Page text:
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Of risk planning, Nagas, texting and nagins (IANS Books)

By 16.6.2018         Mail Now Send Mail   Post Comments

Know how adequate risk planning is the key in ensuring the future of the family; go through a collection of 19 short stories that breathe new life into the inner make-up of the people of northeast India, the Tangkhul Nagas in particular. Read of a tale based on the premise that "text is the new talk" -- and what happens to a virtual relationship when two who have been exchanging texts finally meet in the real world. Finally, flick through a book on women who are fierce and spit poison when provoked.

These are the books on the IANS bookshelf for readers this weekend.

1. Book: Love Beyond Death; Author: C.S. Sudheer; Publisher: Suvision Holdings; Price: Rs 150; Pages: 140
We can safely claim that India as a culture is "risk averse". This nature has been ingrained in our ethos since time immemorial. As an extension of this characteristic, we as a society and even as a family, tend not to even mention various risks to our loved ones arising out of the uncertainties of life.

Developments in science and technology have eliminated myriad risks that our forefathers faced but have brought in new challenges as well as risks. As a society, we are fast adopting contemporary innovations in the field of science and technology.

At the same time, we lag big time when it comes to adopting various innovations meant for the financial well-being of ourselves and our families. Providing financial security to the family, which is the fundamental molecule of a nation, is the first step in nation-building. Adequate risk-planning is the key in ensuring the future of the family.

There have been multiple efforts to convey this message; however, this work stands out -- conveying this simple and most important fact in an out-of-the box story-telling format.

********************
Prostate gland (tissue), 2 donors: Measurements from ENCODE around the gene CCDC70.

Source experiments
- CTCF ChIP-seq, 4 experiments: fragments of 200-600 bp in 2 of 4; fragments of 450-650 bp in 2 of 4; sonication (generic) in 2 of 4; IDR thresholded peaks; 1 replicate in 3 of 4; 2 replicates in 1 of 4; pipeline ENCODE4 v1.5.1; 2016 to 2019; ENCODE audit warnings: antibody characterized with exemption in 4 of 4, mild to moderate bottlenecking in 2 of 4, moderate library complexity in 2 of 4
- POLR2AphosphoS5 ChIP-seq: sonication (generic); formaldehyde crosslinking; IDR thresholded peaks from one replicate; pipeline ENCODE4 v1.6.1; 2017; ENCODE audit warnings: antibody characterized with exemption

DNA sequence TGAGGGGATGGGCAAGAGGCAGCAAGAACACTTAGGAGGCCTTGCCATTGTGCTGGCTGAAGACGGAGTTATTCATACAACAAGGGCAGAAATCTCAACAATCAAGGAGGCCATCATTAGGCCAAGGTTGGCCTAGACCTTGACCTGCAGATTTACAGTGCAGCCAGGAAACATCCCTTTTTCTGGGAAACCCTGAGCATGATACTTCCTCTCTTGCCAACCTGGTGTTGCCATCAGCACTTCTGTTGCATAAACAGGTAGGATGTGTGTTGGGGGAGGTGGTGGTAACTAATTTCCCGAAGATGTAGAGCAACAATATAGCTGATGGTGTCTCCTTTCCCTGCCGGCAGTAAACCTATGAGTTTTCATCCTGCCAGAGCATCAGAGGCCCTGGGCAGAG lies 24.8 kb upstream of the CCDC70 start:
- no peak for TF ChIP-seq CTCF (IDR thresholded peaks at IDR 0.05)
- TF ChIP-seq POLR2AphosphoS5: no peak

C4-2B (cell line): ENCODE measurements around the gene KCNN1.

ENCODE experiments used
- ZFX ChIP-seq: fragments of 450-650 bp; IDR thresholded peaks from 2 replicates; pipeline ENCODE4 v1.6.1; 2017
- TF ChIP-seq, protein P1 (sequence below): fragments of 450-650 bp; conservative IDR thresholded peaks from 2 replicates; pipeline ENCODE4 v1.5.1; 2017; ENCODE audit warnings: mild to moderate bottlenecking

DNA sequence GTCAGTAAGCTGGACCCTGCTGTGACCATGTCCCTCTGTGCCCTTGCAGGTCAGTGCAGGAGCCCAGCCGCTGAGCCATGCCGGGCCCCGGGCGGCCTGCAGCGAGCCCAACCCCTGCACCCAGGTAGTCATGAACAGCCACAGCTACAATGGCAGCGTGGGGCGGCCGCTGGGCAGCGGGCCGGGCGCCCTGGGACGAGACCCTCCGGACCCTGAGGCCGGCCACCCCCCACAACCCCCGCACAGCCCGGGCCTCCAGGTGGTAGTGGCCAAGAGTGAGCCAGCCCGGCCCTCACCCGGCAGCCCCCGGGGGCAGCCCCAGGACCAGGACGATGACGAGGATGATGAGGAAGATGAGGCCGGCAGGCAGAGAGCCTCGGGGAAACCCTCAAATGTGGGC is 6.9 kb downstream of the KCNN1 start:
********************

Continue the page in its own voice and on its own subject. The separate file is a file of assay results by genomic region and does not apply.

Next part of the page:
2. Book: Homecoming and other stories; Author: Jim Wungramyao; Publisher: Promila; Price: Rs 350; Pages: 276
This is a collection of 19 short stories that breathe new life into the inner make-up of the people of northeast India, the Tangkhul Nagas in particular. The stories are bound together by a strong sense of attachment to the mountains, of a oneness with them.

The Nagas have lived on the mountains for centuries. From the advent of Christianity in the latter part of the 19th century to the present times, the stories cover a span of 100 years and more.

The arrival of the Japanese in a small village during the Second World War, a woman battling amnesia, a truck driver coping with loneliness, a man crossing over into Burma (now Myanmar), children visiting their mother for the last time as she lies on her death bed. These are stories of ordinary people and their lives, stories often left untold, stories swept away in the cross-currents of political upheavals.

3. Book: Great Textpectations; Author: Ruchi Vadehra; Publisher: Rupa; Price: Rs 295; Pages: 228
Amaya Kapoor is a Delhi-based intellectually inclined 35-year-old single, financially independent and sexually liberated woman, who wants to open a "boutique bookstore" and live life on her own terms -- single and content.

What happens next? She comes across Rohan while playing "Scrabble" online, and they soon get chatting, enjoying each other's company without the usual baggage that face-to-face interactions bring.

Using the premise "text is the new talk", the book highlights fun text conversations between them, that are instrumental in connecting their worlds. Amaya and Rohan become an integral part of each other's lives even before they realise it -- and decide to meet. What happens to the virtual relationship when they meet in the real world?

4. Book: Nagin; Author: Mayur Didolkar; Publisher: Juggernaut; Price: Rs 299; Pages: 277
Loving wife, obedient daughter, loyal friend. But if you provoke her, she will raise her hood and spit poison.

A woman is stalked by a man she had once rejected. A housewife discovers a plot to kill her husband. A blond young girl is chased by an underworld gang.

But these are no ordinary women. Some of them aren't even women. You have been warned.

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